Is a Garment Bag Considered a Carry-on Bag or Personal Item?: Bennett Winch S.C Holdall garment bag

Traveling can sometimes feel like piecing together a puzzle, with each piece being a part of your luggage. This is especially true when it comes to specialty items like garment bags.  

I’ve seen plenty of people using garment bags as personal items, seemingly without any trouble. But what’s the actual verdict when it comes to airlines? Is a garment bag considered a carry-on bag or personal item?

Let’s find out!

Is a garment bag considered a carry-on bag or personal item?

When it comes down to it, most airlines classify garment bags as carry-on luggage. This is due to their size and the space they occupy in the overhead compartment or sometimes hung in a wardrobe space in first or business class, if available.

However, it’s worth noting that some travelers have successfully used their garment bags as personal items. This usually works if the garment bag is particularly small and compact, not stuffed to the brim, and able to fit under the seat in front of you without obstructing legroom. That said, it’s a bit of a gray area and often depends on the discretion of the gate agents, cabin crew, and a dash of good fortune.

So, while you might get lucky and have your garment bag counted as a personal item, it’s not something to count on every time you fly. I think it’s best to assume that your garment bag will count as your carry-on item. Always check your airline’s specific baggage policy before flying to ensure your garment bag meets their size requirements for carry-on luggage.

Garment bags: Carry-on vs. Personal Item bag

Is a Garment Bag Considered a Carry-on Bag or Personal Item?: a black garment bag

Before we dive into the specifics of garment bags, let’s clarify the difference between a carry-on bag and a personal item.

  • Carry-on Bag: This is the larger bag that you can take with you into the cabin of the plane. It usually goes in the overhead bin. The size and weight limits for carry-on bags can vary from one airline to another, but the typical dimensions are around 22″ x 14″ x 9″.
  • Personal Item: This is a smaller bag or item, such as a purse, laptop bag, or backpack, that you can bring onto the plane in addition to your carry-on bag. This usually goes under the seat in front of you. And the most common personal item size limit is 18 x 14 x 8 inches (46 x 36 x 20 cm).

Now, where does a garment bag fit into this equation?

To answer the question, I’ll be sharing my findings based on my travel experiences, insights from airlines, and input from fellow travelers and experts below.  

Airlines say Garment bags are carry-ons, not personal item bags

I’ve observed many travelers treating their garment bags as a personal item, slipping through without a hitch. But when I dug into the research, I found that most airlines actually classify garment bags as carry-on luggage

And I’m not alone in this observation.

Ben Schlappig of One Mile at a Time clearly notes that all American airlines consider a garment bag a carry-on rather than a personal item. This isn’t just one expert’s opinion—it’s echoed by airline policies themselves.

American Airlines leaves little room for interpretation. Their policy clearly lists garment bags as carry-on items and outlines the maximum dimensions of 22 x 14 x 9 inches — a size that should fit snugly in the overhead bin or the sizer at the gate. 

Interestingly, they add a caveat for soft-sided garment bags, increasing the total permissible dimensions to 51 inches / 130 cm (when you add the length, width, and height). This leeway suggests that while your garment bag is indeed a carry-on, there’s a bit of flexibility in its form.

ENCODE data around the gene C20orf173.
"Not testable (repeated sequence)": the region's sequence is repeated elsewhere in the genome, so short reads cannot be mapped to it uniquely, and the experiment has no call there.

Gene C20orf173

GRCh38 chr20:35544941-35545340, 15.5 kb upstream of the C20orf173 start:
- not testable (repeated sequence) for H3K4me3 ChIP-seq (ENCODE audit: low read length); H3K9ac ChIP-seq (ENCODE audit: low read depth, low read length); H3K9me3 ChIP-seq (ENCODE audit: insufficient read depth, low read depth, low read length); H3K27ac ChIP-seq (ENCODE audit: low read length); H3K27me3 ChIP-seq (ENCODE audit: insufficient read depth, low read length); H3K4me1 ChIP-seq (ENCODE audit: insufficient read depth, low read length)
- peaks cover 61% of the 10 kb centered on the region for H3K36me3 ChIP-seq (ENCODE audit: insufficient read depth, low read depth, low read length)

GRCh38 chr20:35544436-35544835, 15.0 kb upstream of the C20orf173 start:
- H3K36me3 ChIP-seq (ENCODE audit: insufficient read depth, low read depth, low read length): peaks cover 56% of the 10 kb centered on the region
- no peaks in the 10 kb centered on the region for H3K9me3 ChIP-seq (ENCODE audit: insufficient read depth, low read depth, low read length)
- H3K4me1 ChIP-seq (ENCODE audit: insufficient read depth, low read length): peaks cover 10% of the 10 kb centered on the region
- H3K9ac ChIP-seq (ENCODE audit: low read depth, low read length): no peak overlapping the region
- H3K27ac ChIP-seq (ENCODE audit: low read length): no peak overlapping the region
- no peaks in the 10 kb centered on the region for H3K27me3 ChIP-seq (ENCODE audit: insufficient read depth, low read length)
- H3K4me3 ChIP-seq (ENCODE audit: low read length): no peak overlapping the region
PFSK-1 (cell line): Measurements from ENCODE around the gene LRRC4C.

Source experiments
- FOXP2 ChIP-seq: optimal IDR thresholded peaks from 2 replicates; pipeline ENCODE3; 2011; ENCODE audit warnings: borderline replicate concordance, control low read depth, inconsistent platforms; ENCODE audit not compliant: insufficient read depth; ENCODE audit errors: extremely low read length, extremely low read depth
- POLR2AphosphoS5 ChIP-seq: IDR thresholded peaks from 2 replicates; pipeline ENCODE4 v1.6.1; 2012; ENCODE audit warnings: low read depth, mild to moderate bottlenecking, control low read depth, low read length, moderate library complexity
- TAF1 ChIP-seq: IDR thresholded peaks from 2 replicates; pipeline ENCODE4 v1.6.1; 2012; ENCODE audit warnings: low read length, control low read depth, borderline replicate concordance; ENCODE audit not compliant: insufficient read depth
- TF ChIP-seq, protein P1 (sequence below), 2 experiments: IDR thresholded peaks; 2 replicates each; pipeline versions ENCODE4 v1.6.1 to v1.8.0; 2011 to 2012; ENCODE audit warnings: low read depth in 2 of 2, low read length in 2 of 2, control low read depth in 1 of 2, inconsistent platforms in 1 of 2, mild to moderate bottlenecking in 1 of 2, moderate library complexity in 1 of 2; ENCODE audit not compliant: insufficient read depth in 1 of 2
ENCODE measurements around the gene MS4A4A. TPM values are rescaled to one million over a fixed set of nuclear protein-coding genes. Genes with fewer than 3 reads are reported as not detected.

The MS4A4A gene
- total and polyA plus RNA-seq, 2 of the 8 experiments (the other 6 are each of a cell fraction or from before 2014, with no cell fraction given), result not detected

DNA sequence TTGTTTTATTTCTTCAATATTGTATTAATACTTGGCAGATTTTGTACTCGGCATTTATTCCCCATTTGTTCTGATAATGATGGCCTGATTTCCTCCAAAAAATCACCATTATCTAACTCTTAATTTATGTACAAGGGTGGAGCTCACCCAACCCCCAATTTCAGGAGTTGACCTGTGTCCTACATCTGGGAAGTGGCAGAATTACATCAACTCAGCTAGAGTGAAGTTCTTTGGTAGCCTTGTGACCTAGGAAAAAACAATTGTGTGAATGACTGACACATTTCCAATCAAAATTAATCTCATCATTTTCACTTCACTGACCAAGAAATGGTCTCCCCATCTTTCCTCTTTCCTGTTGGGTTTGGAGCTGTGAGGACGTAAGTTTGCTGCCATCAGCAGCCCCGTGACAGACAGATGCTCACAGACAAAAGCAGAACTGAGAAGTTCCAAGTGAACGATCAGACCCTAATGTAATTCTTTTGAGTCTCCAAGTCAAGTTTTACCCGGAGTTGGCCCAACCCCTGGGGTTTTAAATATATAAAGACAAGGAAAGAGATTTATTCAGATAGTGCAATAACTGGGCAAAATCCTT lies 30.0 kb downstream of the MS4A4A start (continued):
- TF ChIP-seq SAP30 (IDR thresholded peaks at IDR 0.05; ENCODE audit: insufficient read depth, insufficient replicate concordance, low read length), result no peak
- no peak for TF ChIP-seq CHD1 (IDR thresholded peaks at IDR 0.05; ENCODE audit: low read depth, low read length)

What about Southwest Airlines? Well, they don’t single out garment bags in their carry-on policy, but a dive into social media and community forums paints a clearer picture.    

A conversation on X (formerly Twitter) caught my eye. A traveler named Gene asked about carrying on a suit, and Patricia from Southwest replied, “We recommend that you carry on a suit assuming it can fit into a garment bag that fits our carryon bag dimensions of 24” (L) x 16” (W) x 10” (H). We do not have closets onboard for usage, so garment bags must be stored in one of the overhead bins.”

Furthermore, LindseyD, a former Southwest employee, contributed to this narrative in the Southwest Airlines community forum, saying, “Most garment bags are compliant because the are soft-sided and can be folded to fit into the overhead bins.” This suggests that a garment bag should be treated as a carry-on.

And when it comes to JetBlue, they’re quite upfront about their stance. In response to a query about traveling with a wedding dress, their team says, “Whether it is packed in checked or carry-on bags, wedding attire needs to meet the bag requirements to/from specific destinations An extra seat may be purchased for a garment bag, provided it can be properly and safely secured in a window seat by a crewmember.”  This is quite clear that a garment bag is seen as a carry-on, or potentially more, depending on how you wish to transport it.

So, what does all this mean for you? Well, as you can see, airline policies lean towards categorizing these bags as carry-ons. 

To fly without the fear of fees or forced bag checks, I think it’s best to assume your garment bag will count as your carry-on—unless it’s small and soft enough to fit under the seat in front of you.

What travelers are saying….

Is a Garment Bag Considered a Carry-on Bag or Personal Item?: Bennett Winch S.C Holdall garment bag

It turns out that quite a few travelers have had success treating their garment bag as a personal item—yes, the kind that fits snugly under the seat in front. I’m talking about those lightweight, non-bulky garment bags, just right for a suit or two.

On Reddit, a user breathed a sigh of relief after a thread confirmed they could indeed bring their garment bag onboard along with their carry-on, fitting it under the seat without a hitch.

Ben from One Mile at a Time (OMAAT) threw in his two cents, saying that while the big garment bags are definitely a no-go, “a small garment bag could easily be folded up in such a way that it could fit underneath the seat in front of you, and also fit within the personal item size parameters.”

Some folks over on the r/aircanada subreddit have had similar experiences. One traveler managed to fly with their wedding dress as a personal item, plus a carry-on, saying “On both the trip to and back, AC staff took my dress to hang elsewhere and returned it to me when we were getting off.”